Bookworm: October 2017

"She's the main character in her story, just like I'm the main character in mine." - Marisa de los Santos


House of God, Samuel Shem: I read this at Dave's behest, as he said this more perfectly encapsulated his experience as a medical intern and resident than any other piece of writing. The book is iconic among those circles, and with reason - reading it left me shaken, in a truly significant way. Its pull-no-punches style and near-callous description of how the medical profession erodes humanity hit me in very weird places. A must-read, at least in my opinion, for anyone who is/cares about a doctor/nurse/medical professional. 

The Girls at the Kingfisher Club, Genevieve Valentine: A Jazz Age riff on the iconic "Twelve Dancing Princesses" fairy tale, this drew me in with its intensely imagery-driven writing. I've always been a sucker for Prohibition-era fiction, and everyone knows that fairy tales have a special place in my heart and on my bookshelf.

The Precious One, Marisa de los Santos: I have loved Marisa de los Santos for the better part of a decade now, and her latest novel didn't disappoint. She has a gorgeous way with words that creates a richly-textured, incredibly evocative reading experience, and this tale of estranged family, lost loves, and navigating colliding worlds kept me riveted from the first page til I closed the cover.

The Alice Network, Kate Quinn: I followed the Reese Witherspoon Book Club on Instagram a few months ago and have, without exception, really loved her picks - she's an enormous bookworm, which just makes me like her even better! Also on the list of things I love: the World Wars, and this novel's parallel stories of espionage and revenge touch both of them - could it get any better?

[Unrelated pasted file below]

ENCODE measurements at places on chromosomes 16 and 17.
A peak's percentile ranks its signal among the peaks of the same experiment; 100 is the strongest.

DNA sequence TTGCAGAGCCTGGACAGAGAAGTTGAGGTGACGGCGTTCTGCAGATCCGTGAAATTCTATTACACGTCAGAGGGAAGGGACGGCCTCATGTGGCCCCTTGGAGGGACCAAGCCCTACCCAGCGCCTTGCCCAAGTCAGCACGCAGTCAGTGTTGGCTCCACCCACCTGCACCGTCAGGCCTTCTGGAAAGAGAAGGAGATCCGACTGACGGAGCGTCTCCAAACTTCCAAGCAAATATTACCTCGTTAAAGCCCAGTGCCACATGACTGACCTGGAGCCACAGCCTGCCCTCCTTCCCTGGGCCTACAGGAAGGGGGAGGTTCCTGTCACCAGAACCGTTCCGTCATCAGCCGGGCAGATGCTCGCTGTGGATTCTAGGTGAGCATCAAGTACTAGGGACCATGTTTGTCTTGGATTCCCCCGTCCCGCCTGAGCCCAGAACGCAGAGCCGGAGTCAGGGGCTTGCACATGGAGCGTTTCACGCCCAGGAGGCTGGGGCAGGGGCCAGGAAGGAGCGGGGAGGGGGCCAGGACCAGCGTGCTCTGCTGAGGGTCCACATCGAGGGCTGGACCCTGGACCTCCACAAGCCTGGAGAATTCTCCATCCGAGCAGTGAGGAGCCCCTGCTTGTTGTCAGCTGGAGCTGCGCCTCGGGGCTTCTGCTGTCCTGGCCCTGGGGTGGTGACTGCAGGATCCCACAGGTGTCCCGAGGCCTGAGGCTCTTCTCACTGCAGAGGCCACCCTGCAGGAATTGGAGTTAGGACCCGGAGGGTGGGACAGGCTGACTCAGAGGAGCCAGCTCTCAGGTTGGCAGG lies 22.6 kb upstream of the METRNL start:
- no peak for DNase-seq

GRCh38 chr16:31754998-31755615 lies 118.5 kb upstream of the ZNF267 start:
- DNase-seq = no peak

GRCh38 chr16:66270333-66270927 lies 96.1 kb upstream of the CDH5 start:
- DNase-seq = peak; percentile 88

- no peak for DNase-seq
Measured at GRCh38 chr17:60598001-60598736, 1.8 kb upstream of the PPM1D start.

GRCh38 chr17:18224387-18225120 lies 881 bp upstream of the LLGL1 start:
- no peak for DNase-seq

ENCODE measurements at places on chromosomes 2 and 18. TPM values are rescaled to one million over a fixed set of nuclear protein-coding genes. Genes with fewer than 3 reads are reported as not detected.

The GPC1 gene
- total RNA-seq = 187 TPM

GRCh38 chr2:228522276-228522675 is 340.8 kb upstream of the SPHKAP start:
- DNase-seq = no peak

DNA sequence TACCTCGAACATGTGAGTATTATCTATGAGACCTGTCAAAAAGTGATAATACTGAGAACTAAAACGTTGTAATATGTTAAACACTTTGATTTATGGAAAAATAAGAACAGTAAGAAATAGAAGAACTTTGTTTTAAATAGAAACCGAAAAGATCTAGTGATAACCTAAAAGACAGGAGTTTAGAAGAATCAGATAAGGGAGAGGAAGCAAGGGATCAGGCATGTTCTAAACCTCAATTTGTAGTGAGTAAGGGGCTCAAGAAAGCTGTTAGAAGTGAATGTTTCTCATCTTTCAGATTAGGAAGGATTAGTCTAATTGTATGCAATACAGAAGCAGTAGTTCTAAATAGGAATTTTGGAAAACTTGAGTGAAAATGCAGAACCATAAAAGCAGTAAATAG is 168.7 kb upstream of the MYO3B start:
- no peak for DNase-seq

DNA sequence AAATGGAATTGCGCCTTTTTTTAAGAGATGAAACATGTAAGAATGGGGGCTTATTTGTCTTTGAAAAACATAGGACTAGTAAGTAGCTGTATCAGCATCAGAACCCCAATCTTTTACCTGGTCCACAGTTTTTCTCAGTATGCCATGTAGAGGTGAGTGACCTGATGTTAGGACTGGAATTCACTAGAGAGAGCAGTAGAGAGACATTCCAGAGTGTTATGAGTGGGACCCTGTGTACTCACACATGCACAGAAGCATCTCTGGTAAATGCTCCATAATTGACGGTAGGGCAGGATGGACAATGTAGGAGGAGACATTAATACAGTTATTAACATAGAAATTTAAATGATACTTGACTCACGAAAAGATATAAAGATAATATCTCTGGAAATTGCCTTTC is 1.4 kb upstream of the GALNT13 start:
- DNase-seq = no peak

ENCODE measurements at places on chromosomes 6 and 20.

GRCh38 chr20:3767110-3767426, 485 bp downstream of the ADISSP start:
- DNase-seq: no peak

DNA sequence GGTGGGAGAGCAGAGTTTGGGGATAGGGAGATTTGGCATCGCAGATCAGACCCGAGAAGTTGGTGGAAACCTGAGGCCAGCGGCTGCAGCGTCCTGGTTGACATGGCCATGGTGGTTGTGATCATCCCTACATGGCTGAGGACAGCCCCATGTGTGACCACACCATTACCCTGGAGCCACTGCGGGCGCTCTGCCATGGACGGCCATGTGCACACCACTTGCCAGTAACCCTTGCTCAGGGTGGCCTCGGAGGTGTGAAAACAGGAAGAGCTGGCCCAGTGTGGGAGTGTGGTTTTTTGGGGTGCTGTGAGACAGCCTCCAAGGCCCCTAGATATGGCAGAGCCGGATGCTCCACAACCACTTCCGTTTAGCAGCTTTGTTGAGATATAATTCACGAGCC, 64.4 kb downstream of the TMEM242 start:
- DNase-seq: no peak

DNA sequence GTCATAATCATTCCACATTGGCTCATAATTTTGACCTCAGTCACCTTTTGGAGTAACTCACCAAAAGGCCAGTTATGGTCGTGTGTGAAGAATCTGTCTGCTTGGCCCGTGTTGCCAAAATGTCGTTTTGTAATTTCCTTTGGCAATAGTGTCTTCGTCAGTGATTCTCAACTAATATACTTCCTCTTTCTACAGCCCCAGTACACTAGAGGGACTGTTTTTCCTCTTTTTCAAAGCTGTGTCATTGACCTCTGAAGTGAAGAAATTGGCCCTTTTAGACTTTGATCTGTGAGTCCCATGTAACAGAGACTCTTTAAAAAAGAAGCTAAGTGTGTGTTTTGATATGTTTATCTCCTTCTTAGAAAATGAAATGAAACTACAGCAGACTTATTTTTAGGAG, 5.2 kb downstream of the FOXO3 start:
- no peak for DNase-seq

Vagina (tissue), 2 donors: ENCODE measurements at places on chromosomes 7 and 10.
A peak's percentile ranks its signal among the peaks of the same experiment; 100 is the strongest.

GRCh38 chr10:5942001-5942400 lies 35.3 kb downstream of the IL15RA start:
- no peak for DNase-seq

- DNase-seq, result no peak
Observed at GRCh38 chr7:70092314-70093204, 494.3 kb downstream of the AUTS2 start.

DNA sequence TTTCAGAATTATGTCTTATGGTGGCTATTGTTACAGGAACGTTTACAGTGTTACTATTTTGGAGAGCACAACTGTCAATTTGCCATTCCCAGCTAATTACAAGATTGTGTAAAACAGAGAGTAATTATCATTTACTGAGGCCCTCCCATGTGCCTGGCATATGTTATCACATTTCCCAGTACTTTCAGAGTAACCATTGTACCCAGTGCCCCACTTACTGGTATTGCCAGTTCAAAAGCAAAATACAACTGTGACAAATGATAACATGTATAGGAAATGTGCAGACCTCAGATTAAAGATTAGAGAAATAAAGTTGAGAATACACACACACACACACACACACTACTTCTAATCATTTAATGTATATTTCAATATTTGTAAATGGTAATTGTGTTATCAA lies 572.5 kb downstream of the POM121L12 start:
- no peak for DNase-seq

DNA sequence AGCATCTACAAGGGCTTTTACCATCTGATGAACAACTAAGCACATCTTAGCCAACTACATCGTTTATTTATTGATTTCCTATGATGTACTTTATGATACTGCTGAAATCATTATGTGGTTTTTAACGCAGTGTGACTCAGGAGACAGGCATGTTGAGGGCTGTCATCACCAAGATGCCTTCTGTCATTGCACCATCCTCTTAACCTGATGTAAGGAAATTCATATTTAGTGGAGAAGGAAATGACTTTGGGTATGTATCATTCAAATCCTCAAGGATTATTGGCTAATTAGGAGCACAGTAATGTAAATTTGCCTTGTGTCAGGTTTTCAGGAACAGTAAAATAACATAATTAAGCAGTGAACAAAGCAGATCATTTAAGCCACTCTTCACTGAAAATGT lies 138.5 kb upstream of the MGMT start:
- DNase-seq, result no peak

Talking as Fast as I Can, Lauren Graham: Huge "Gilmore Girls" devotee here...I really enjoyed Lauren Graham (Lorelai)'s behind-the-scenes account of filming the original series and the reboot, as well as peeks at her rise to fame and the relationships she's built along the way. This was honestly the first audiobook I genuinely, actually enjoyed from start to finish. 

Emma: A Modern Retelling, Alexander McCall Smith: Jane Austen is and always will be my girl, and as I grow up I'm realizing that I may be a lot more Emma Woodhouse than Elizabeth Bennet, oh the horror. McCall Smith relocates Emma and her motley crew to modern England, replacing buggies with Mini Coopers and governesses with ESL teachers. It was a charming, light, happy reminder of the original novel I loved. 

Saints For All Occasions, J. Courtney Sullivan: On paper, I should have liked this better - I'm blaming the fact that I read it on a series of cross-country flights from NYC to San Francisco. The story of two Irish immigrant sisters in Boston, and the fallout of one major mistake in both their lives, is told ranging from the 1950s to 2009, with plenty of other narrative voices chiming in along the way. I liked it, but preferred other offerings from Sullivan. 


Julie and Julia, Julie Powell: Another audiobook narrated by the author, and I have to say I think that ruined it for me. Powell's memoir is negative and cranky enough to begin with, but narrated in her grumpy monotone? It took so much of the fun out of the experience. Just watch the movie - or, even better, go out for French food instead!

The Last Queen, C.W. Gortner: I must have had this book for years - it had a Notre Dame Bookstore sticker in the cover - but I don't think I ever actually read it. Telling the tale of Queen Juana of Spain, a contemporary of Henry VIII, it was simultaneously smutty and dry...a poor attempt at channeling Philippa Gregory, and frankly nobody should try to channel Philippa Gregory in the first place. 

Vintage: A Novel, David Baker: Eh. This had its moments of charm, but overall the gastronomic, vinophilic mystery of a lost war vintage and a struggling, alcoholic writer left me lukewarm. And hungry. 


A Company of Swans, Eva Ibbotson: Every so often, I need Eva Ibbotson's beautifully written, just-the-right-amount-of-complicated, love-wins-out-over-all romances in my life, and last week was one such time. This is probably my favorite of her novels - I first read it at the age of about fourteen - and this is easily my dozenth reading. I think it's one of those novels whose familiarity just makes me fonder of it, in the end.